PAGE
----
28 May

A Mountain Gorilla’s Journey Through Climate Change


Amongst the mountains and the deep green forests of central Africa lives the stoic mountain gorilla. Standing between 4 and 6 feet tall, weighing between 300 and 500 pounds, and covered in hair from head to toe, these gentle mammals form bands or troops for community living. Each troop covers an area of .75 to 16 square miles, and an adult gorilla can eat up to 39-44 pounds of vegetation in a day. These gentle giants spend most of their day eating while occasionally playing with their babies.

03 Jan

4 Ways to Cut Down on Carbon Emissions


To cut down on carbon emissions, it’s crucial to understand what makes up a carbon footprint and the daily steps that can be taken to reduce it. As individuals who live on this planet and participate in communities, we have a specific responsibility to care for our environment. Just as we spend a few minutes or hours cleaning our homes every week, we should be intentional with how we care for our larger habitat.

25 Dec

How to Support Reforestation


Everyone knows that trees are essential for combatting climate change and maintaining the earth’s air quality. As society begins to take notice of the effects of climate change, there is a desperate need for solutions. That’s where reforestation comes in. Reforestation offers a natural climate solution, promising to potentially provide 37% of the greenhouse gas mitigation and stabilize global heating. Research reveals that trees benefit the climate and human health.

04 Dec

A Shark's Journey Through Climate Change


Slicing through the oceanic depths, sharks are graceful creatures with a row full of teeth that have haunted nightmares and received a dedicated viewership during Shark Week. From tail tip to nose, the shark skeleton is all cartilage, and its jaw is unattached at the skull, meaning that the jaw can enlarge to swallow large prey. While some similarities are drawn between fish and sharks, sharks also navigate the oceanic environment with the aid of a sophisticated electroreceptive system that allows them to detect slight electrical fields.

28 Nov

A Giraffe's Journey Through Climate Change


Gracefully statuesque with muscular shoulders and a long, arching neck, giraffes roam the African savanna, grazing from the treetops. Their legs are often longer than 6 feet, and they can reach speeds of 35 miles per hour for short distances. These tall creatures with goofy faces, long purple tongues, and an array of individual spotting patterns flaunt two horns alongside their ears that mimics a crown. Needing about 5-30 minutes of sleep per 24-hour period and requiring a sip of water every few days, giraffes are basically superbeings.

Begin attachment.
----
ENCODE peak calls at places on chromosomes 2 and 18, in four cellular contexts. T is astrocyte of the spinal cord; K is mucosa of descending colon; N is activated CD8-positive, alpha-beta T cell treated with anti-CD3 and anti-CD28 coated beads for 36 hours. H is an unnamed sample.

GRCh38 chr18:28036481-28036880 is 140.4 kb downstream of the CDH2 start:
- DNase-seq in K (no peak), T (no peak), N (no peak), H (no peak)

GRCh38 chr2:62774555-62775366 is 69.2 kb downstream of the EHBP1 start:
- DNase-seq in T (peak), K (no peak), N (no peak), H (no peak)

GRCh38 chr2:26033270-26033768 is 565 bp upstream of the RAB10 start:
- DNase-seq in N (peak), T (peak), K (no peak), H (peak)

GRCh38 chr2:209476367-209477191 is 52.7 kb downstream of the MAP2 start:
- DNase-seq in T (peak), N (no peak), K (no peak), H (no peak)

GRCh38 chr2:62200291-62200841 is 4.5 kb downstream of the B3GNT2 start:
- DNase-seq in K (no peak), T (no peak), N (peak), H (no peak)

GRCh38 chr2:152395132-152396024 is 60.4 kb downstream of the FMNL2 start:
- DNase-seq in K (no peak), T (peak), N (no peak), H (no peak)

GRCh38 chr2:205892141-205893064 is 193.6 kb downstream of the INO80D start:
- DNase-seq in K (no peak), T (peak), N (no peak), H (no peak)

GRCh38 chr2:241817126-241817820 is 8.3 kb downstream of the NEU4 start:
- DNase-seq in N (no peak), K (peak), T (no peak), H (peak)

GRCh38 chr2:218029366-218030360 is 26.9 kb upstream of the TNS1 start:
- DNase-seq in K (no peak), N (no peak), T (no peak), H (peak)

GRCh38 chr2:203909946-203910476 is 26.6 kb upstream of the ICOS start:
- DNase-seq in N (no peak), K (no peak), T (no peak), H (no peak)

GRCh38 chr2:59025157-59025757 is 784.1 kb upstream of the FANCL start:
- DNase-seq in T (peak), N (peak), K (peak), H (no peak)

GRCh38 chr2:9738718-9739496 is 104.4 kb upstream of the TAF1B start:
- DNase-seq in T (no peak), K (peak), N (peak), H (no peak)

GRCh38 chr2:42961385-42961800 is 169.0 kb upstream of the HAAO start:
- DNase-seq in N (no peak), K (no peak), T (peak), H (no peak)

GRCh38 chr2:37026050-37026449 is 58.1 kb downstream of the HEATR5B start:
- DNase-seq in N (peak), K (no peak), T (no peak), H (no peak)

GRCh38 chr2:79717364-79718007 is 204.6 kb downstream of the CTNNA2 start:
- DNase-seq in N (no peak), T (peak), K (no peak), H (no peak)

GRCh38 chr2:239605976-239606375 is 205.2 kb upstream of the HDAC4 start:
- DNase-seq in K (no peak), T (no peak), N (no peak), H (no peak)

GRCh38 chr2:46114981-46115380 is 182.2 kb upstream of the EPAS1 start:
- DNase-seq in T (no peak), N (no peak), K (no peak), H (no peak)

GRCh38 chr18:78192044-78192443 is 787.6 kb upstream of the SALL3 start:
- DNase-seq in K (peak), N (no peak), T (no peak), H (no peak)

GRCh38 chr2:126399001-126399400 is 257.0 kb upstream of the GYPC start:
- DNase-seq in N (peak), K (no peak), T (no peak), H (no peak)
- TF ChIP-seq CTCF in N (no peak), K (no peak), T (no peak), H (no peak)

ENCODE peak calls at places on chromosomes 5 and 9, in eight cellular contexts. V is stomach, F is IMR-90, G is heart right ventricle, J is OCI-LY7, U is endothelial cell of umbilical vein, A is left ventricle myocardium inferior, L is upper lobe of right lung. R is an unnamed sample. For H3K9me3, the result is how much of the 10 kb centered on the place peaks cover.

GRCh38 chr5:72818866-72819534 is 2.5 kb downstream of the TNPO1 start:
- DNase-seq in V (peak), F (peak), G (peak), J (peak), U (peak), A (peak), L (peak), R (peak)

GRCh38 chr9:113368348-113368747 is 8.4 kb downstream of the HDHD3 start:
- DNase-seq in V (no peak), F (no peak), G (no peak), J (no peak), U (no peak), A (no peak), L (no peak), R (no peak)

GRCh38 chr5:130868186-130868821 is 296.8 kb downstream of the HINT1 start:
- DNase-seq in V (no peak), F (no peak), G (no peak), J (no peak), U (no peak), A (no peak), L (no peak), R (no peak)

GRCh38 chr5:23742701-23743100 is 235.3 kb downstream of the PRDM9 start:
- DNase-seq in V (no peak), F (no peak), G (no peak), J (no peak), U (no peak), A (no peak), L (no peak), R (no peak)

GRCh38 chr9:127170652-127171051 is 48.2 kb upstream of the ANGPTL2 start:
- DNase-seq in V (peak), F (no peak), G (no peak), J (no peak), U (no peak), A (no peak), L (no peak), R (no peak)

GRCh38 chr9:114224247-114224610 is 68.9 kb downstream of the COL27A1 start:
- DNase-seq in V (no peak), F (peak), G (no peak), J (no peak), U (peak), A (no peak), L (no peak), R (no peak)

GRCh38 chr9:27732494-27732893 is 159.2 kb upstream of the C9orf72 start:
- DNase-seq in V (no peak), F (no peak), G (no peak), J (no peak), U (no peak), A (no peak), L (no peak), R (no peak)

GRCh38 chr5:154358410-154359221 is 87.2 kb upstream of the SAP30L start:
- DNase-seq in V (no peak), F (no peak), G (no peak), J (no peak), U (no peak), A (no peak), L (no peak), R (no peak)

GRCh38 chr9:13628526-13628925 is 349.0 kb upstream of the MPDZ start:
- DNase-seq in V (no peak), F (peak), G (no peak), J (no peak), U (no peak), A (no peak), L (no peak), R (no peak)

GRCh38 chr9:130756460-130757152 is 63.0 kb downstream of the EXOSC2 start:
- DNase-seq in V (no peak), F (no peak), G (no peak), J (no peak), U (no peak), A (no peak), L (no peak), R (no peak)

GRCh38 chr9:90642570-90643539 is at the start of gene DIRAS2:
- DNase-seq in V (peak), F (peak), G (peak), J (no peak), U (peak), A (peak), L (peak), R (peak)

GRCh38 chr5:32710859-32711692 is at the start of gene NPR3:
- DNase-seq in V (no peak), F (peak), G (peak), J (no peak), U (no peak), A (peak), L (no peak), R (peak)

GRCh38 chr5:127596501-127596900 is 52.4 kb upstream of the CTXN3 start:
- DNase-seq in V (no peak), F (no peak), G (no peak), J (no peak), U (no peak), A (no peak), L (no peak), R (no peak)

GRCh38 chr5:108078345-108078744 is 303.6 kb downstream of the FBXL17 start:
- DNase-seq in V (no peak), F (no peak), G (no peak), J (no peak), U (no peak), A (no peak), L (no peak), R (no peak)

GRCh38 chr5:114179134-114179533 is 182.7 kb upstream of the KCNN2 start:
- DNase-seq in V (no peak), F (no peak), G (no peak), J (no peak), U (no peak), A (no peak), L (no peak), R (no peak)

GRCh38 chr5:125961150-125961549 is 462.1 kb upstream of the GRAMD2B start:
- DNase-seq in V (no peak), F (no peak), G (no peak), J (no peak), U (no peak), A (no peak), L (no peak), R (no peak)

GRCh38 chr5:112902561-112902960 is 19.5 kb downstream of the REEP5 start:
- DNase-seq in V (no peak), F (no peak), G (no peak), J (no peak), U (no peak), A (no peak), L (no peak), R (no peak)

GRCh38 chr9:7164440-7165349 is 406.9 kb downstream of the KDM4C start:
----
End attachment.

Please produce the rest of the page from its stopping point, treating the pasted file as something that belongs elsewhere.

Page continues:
29 Jun

A Whale's Journey Through Climate Change


Hidden behind the dense curtain of the ocean water and singing an eerie song of their own, whales are the gentle giants of the deepest depths. Whales are built similarly to the Hippopotamus and are warm-blooded with a layer of blubber to help insulate and moderate body temperature. Large flippers allow them to navigate the ocean currents, and their blowholes on the top of their head allow a quick breath before diving again. Some whales can hold their breath for up to 90 minutes.

02 Apr

A Monarch Butterfly’s Journey Through Climate Change


As children, butterflies represented the magic of fairies and long summer day adventures. Little one's dreamed of what colors wings they would have or flapped their arms and pretended to fly. The monarch butterfly established its reign over all the butterflies with its brilliant golden orange patterned wing. Also going by the name of common tiger, black veined brown, and wanderer, this majestic winged insect struggles to survive in a changing climate.